She shuddered. “Don’t remind me.”

  “Then what?”

  “Owen is too pretty,” she said. “There’s something ugly about a pretty boy who knows he’s pretty and assumes everyone else knows it, too.”

  What a funny thing for her to say.

  But she was only getting started. “He can’t decide on a hair color,” she said. “And then he lets it grow out because he’s too lazy to put in a new color. That says something about the state of his heart, Chlo.”

  I let her go on. “He wakes-and-bakes, he’s stoned constantly . . . think of the lost brain cells, Chlo, they don’t grow back, so it’s worse than the hair. And he won’t look me in the eyes. He’s always been shifty like that, ever since he was a little kid.”

  I shook my head; she was being silly now.

  “I want you to cut this out today,” she said. “That nobody with the bad hair . . . You don’t like him anymore.”

  “I don’t?”

  “You don’t. I won’t let you.”

  She was acting like she could forbid me from having an emotion. She could shove a hand down my throat and wiggle her fingers as far as they’d go, plucking out stuff she didn’t want in there, like she did when we got up the courage to clean out last season’s moldy takeout containers from the fridge. She’d do it fast, and didn’t even hold her nose.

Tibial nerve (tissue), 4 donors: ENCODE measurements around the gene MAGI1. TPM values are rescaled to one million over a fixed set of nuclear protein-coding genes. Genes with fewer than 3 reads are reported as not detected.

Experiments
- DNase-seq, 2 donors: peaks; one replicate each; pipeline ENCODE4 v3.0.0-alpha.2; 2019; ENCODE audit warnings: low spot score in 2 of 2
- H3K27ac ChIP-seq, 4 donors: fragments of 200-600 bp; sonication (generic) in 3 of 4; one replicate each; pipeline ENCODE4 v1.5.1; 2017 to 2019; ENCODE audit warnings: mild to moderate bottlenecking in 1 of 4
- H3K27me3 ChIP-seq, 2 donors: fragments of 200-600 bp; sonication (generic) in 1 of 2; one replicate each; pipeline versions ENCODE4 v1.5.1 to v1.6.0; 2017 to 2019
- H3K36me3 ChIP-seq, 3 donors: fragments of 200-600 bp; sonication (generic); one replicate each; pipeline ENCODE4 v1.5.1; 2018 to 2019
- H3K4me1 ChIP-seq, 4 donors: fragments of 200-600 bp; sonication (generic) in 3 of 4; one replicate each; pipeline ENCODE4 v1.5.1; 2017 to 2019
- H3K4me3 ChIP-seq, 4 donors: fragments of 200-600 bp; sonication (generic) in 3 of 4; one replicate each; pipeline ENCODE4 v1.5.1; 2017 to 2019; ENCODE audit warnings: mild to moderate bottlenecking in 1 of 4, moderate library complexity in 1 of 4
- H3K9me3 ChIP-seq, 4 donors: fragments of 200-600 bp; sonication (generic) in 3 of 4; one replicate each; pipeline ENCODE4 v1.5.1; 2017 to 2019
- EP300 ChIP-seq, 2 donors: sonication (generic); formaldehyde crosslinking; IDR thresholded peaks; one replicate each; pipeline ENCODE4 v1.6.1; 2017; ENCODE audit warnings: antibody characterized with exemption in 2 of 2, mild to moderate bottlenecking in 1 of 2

“Good,” she said. “Now tell me about London. How was she last night?”

  There was something in the way she said it, something unsaid more than said, and I looked down to where Jonah was in the backyard to make sure he wouldn’t overhear—only to find the backyard empty.

  I chose my words carefully. “She told me all about rehab.”

  “Did she now?” Even though I was her sister, she was playing games with me. We may have played games with everyone in town, including passing tourists, but we shouldn’t with each other.

  “I know where she was, really.” Then I added, “Even if she doesn’t.”

  Ruby waited. She wanted me to say it.

  “I thought she was dead. I saw her. But she wasn’t ever dead, was she?”

  “She was,” Ruby said softly. “You saw what you saw. But we got her back, didn’t we? You wanted everything the way it was before—and that meant getting London out. Even if it took longer than I thought. And the wait was worth it, because you’re here.”